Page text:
“How about telling each other something we’ve never told before.”

In this class we have spent a long time looking at the cultural identity of races, ethnicities, and genders. A large part of that look has been the struggles faced by these groups and their actions to work towards equality, recognition or simply civil existence as part of our larger society.

In the short stories in Interpreter of Maladies we are thrust into a world where we immediately are given a sense of a culture that at once has distinct differences but at the heart share the human loneliness that all people feel. Characters are faced with changes that reflect not only individual and relationship issues, but suggest a change in cultural roles.

In “Temporary” Shukunmar describes his wife before the loss of their child as the type to “plan ahead” and pointed out how their cabinets were always full of “endless boxes of pasta….sacks of basmati rice, whole sides of lambs.” [1] Shoba was a strong Indian woman who prepared for “surprises” and always and things well in hand, including her love for her husband. But after the loss of the child, and the telling of secrets, the lights come on and she must confess the change which has occurred in her. The death of her child is the death of her old life. The death, perhaps, of what made her part of a more traditional cultural family unit, and reveals her leaving of her husband.

The story could be one of any family in America. But I think it is important to consider that these are people who are living in a society where they must live with the pressures of two cultures: Indian and American. The changes they face and the changes they make are not just the result of tragedy, but of assimilation. The old white couple who waves and invites them to join them in a jaunt to the bookstore is a journey that they will be unable to take for more reasons than their separation as man and wife.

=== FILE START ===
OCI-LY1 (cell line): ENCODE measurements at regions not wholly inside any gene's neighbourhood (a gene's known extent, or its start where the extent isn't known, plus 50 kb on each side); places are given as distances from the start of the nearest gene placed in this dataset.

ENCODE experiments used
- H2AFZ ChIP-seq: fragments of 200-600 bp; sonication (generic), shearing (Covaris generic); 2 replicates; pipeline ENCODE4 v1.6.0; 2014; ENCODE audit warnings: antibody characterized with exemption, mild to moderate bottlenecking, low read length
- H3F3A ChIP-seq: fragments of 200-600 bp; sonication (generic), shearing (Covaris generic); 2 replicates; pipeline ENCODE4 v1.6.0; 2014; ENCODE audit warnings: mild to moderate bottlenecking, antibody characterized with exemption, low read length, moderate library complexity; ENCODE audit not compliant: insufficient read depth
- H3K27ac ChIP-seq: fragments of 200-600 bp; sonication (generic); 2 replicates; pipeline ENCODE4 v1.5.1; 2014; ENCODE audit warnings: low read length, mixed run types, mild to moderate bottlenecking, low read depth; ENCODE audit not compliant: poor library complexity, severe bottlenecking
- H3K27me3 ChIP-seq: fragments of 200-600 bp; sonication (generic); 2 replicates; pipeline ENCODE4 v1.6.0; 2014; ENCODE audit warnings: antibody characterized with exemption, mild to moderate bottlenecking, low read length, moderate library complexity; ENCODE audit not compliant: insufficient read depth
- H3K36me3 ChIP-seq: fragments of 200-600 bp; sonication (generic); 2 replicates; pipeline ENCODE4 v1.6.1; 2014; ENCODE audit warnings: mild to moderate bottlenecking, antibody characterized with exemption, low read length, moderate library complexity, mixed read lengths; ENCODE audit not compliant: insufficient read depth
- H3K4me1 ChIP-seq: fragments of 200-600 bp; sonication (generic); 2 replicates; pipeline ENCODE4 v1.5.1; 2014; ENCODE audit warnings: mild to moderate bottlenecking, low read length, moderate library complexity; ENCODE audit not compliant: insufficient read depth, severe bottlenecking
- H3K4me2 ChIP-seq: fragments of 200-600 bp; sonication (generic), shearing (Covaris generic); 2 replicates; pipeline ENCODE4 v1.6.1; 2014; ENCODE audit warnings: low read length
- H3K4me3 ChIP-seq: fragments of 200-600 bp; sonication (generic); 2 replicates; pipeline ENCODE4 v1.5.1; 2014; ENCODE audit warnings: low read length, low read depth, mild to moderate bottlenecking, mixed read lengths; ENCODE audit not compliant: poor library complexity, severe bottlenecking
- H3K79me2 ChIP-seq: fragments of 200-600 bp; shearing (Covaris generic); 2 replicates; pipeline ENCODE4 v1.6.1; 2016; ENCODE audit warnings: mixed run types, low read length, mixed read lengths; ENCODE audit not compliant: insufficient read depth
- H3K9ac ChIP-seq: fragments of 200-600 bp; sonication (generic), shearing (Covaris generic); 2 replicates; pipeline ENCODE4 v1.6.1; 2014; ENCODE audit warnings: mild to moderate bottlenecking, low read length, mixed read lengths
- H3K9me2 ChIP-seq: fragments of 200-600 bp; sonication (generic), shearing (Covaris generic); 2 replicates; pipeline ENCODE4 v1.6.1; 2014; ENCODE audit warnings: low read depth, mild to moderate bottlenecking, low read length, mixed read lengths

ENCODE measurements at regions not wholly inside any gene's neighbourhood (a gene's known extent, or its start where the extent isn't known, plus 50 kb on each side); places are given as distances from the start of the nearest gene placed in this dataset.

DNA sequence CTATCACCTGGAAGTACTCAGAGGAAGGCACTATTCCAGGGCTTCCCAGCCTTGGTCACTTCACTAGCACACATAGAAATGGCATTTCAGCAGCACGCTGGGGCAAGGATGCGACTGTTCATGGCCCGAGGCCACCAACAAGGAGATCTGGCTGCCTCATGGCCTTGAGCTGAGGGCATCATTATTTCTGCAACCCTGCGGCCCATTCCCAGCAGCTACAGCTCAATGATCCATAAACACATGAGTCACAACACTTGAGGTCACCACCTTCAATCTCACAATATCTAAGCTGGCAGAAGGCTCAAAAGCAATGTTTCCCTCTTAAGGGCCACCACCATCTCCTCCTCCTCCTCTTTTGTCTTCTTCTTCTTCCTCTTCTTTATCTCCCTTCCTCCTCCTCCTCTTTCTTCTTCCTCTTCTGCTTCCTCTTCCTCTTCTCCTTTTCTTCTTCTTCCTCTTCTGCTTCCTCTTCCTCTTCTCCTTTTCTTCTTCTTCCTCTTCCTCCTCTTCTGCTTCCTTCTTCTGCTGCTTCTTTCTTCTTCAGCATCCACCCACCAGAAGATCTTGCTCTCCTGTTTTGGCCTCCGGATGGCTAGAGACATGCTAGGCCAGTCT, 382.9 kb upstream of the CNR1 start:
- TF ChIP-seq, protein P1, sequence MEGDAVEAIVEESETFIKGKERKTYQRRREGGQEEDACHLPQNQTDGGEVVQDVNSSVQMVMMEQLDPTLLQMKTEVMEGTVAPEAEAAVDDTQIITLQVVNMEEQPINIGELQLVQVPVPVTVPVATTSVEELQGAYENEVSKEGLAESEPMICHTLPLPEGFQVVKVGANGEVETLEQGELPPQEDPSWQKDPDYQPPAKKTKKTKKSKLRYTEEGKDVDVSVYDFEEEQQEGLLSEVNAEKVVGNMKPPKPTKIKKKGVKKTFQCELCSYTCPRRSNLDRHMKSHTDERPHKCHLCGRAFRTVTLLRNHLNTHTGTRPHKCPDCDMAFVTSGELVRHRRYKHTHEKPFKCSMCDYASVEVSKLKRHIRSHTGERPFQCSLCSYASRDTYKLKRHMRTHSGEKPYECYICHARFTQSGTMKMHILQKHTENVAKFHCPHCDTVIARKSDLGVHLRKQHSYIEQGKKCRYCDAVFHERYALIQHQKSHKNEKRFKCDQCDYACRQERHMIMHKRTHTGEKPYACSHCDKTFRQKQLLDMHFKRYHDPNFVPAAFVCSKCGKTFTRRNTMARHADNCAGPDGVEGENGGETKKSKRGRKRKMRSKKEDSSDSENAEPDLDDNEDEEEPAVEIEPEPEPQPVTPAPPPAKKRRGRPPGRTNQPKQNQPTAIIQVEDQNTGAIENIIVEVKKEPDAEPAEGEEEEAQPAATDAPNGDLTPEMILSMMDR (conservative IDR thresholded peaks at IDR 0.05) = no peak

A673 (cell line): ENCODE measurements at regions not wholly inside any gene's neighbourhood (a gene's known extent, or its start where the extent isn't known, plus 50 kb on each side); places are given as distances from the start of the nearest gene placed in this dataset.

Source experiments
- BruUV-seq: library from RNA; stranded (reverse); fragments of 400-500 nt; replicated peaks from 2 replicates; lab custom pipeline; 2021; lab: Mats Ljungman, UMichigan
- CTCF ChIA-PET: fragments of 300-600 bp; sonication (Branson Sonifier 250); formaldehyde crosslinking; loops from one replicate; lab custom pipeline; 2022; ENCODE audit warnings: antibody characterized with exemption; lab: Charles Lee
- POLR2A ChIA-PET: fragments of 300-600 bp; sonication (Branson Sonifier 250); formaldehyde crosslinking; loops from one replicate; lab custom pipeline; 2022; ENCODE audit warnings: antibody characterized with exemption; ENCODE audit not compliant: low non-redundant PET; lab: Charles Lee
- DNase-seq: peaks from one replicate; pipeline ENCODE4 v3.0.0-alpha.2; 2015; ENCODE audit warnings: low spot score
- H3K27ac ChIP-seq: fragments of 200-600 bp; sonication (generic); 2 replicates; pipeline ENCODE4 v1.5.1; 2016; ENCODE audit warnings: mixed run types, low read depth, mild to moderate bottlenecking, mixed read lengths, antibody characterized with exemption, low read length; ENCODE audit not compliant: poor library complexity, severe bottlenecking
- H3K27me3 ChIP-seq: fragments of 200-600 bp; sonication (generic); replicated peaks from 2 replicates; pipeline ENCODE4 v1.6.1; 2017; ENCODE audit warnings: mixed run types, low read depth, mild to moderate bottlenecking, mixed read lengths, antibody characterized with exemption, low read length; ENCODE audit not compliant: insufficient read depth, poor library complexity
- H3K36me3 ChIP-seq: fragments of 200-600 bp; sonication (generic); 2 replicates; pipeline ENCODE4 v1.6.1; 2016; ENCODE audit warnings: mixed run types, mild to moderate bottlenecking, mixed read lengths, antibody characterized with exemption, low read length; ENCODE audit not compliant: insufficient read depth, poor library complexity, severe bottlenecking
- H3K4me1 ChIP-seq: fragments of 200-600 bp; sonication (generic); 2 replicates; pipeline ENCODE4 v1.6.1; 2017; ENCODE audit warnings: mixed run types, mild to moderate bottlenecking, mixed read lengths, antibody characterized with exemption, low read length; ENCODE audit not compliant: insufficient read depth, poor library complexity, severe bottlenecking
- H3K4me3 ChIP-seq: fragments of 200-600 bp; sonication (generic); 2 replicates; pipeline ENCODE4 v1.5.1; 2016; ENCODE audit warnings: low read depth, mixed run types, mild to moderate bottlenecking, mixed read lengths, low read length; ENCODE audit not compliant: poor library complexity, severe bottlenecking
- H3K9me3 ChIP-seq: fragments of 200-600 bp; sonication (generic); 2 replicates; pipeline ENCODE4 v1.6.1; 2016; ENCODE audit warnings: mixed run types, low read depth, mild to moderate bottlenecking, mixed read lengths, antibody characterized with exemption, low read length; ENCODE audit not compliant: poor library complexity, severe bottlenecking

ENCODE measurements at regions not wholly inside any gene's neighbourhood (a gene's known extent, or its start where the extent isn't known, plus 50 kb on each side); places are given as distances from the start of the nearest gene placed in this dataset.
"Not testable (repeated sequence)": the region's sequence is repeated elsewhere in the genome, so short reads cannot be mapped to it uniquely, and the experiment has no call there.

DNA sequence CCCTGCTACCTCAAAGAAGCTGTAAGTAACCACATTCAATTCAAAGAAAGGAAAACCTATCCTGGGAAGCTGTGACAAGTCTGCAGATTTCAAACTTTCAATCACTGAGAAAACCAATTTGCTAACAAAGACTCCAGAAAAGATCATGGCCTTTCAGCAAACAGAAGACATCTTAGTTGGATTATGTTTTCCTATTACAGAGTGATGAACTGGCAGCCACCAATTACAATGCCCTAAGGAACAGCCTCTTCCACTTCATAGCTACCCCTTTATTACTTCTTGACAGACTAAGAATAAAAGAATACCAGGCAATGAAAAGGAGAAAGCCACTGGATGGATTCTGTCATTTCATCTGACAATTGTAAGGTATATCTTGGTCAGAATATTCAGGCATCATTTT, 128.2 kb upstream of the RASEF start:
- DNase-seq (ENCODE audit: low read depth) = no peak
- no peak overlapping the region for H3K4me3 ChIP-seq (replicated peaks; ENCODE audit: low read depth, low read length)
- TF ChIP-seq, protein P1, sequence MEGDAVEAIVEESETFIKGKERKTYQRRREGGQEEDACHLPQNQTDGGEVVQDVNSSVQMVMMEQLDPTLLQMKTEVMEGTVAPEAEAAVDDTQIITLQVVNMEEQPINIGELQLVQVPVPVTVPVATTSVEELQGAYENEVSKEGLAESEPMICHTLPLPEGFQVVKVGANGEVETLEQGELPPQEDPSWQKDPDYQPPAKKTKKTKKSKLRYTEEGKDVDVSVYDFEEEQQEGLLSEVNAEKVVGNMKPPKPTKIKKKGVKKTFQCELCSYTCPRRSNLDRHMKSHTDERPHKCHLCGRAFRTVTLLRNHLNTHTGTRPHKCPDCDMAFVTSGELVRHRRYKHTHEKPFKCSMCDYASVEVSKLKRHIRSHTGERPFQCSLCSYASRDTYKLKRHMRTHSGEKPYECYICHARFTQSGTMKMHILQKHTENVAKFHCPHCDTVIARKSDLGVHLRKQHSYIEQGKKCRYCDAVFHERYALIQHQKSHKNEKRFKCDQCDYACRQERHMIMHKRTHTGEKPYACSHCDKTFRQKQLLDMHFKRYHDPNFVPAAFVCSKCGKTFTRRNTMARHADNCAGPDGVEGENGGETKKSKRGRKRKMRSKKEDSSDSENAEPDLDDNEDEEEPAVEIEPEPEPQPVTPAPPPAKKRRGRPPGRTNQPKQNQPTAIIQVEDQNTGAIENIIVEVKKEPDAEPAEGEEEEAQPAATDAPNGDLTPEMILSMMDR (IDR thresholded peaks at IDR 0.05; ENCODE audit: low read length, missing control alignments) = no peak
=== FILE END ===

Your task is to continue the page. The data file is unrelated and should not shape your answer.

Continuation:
When Mr. Pirzada Came to Dine, it is filled with sadness of its own kind. In this story the lights are turned on to Lilia’s cultural background and she comes to understand how Mr. Pazada is seeking to remain connected with his lost family with nightly dinners with her family. His connection to his own Pakistani roots and the desperate situation that he faces which he “endures with dignity”[2] brings a relation to Lilia’s that was not there before. After one of their nightly dinners the gravity of his situation floods her mind and she tries to erase the fear she has by trying to “banish the image…” with looking at “ yellow canopied bed, with matching flounced curtains”[3] and the other objects in her room that disassociated her with the children thousands of miles away. But for Lilia’s, the reality is that despite the trappings of one culture, she is firmly connected to the one across oceans. That is by sheer luck that she did not live through “catastrophes[s] she could not comprehend” before the dinners began.

Our past and our culture inform who we are. The writer herself began her life in America but was drawn repeatedly back to Calcutta, even marrying there in 2001. [4] Her work of fiction reflects her own story of growing up American but discovering that her culture is what helps to define who she is, and connects her with others at home and abroad.

[1] Jhumpa Lahari. Interpreter of Maladies ( Houghton Mifflin Company Boston  1999)  6

[2] Ibid 32

[3] ibid

[4] Houghton Mifflin Harcourt. http://www.houghtonmifflinbooks.com/readers_guides/interpreter_maladies.shtml

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